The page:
One of the things this author finds most baffling about the online world we've developed is the lack of a clean, easy, near-universal, private system of micropayments. The suprising and dismaying absence is nicely described in this article, asking
Where are my digital micropayments? Where are those frictionless, integrated ways of exchanging money online—cryptographically protected to allow commerce but not surveillance?
Of course, we already make payments online all the time, but under current conditions, frankly, it sucks to do so. If you buy things directly from small vendors, you’re stuck entering your credit card information, your email, and your billing address on site after site—sinking ever deeper into the surveillance economy as each digital form puts your personal details into someone else’s database, while also giving hackers ever more opportunities to filch your data.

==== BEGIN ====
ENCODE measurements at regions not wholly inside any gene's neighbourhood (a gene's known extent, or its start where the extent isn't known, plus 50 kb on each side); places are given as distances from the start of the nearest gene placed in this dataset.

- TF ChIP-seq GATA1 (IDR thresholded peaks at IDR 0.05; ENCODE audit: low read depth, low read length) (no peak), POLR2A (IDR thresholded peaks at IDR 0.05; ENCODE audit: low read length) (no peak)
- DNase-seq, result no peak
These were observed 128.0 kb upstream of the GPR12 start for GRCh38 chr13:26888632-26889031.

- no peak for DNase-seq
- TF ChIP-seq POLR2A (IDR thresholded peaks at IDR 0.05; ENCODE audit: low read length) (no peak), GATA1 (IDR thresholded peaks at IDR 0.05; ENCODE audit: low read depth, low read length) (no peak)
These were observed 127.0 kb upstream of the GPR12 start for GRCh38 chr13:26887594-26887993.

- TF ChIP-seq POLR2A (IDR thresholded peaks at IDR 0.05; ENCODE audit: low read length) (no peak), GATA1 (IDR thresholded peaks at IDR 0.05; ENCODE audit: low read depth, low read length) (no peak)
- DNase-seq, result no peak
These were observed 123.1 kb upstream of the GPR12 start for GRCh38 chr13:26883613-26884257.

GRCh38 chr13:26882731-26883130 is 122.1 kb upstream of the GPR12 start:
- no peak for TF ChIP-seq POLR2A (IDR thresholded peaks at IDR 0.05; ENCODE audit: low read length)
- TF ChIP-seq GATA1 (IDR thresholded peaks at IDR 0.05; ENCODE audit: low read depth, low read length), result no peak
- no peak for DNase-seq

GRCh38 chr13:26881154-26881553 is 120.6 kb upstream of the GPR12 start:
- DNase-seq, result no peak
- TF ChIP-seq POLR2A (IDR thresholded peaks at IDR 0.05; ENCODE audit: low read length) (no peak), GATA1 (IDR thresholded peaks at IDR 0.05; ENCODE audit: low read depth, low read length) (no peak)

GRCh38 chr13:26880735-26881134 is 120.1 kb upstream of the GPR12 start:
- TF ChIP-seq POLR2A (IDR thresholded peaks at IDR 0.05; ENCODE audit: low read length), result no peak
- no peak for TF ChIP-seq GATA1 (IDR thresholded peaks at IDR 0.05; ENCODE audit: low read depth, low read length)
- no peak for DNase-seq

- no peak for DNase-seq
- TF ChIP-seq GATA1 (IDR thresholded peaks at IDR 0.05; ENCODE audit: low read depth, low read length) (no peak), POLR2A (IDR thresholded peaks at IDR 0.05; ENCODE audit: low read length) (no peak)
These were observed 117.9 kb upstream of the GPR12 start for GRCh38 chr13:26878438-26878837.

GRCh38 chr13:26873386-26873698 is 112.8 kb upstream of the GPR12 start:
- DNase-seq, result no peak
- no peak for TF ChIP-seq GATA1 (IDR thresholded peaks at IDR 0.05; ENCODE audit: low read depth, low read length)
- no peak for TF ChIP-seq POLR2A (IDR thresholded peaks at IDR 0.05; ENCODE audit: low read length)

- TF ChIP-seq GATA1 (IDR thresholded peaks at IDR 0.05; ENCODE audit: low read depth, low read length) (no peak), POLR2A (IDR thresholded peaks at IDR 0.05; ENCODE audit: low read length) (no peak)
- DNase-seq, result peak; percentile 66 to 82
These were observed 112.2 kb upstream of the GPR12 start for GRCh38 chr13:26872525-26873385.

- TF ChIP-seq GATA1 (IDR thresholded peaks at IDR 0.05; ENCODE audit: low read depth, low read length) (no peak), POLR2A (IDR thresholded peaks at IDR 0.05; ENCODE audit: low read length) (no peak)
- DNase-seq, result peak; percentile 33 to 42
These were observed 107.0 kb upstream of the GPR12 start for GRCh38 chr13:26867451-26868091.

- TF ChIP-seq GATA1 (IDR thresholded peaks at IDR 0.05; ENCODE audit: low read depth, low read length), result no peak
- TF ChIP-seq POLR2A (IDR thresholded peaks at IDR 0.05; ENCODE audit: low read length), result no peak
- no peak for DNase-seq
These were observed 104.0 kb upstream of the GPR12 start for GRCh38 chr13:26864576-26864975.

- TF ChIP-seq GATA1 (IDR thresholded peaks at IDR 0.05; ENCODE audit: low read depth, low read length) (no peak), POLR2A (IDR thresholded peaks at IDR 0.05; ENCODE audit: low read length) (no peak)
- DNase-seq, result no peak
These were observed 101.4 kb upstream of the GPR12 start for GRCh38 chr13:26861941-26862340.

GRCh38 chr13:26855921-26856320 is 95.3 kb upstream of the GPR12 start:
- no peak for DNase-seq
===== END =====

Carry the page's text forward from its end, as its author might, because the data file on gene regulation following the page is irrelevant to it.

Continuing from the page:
I've never seen a convincing argument as to why this is impossible, just "micropayments fail over and over." But that can't go on forever — the prize is just too big. (Note also that my understanding is that China has put together a system that works, though I don't know if it is as private etc. as one might like.) So I ask:
When will the US and Europe have a workable system of micropayments?
The question will resolve when, with less than 10 minutes of effort, I can set up a "wallet" that will allow me to spend less than 25 cents (2019 dollars) by clicking less than two times, on at least 10 of the top 50 internet sites as listed by a reputable source comparable to 2019's Alexa, and where each payment does not show up as an individual transaction on a credit card or bank statement.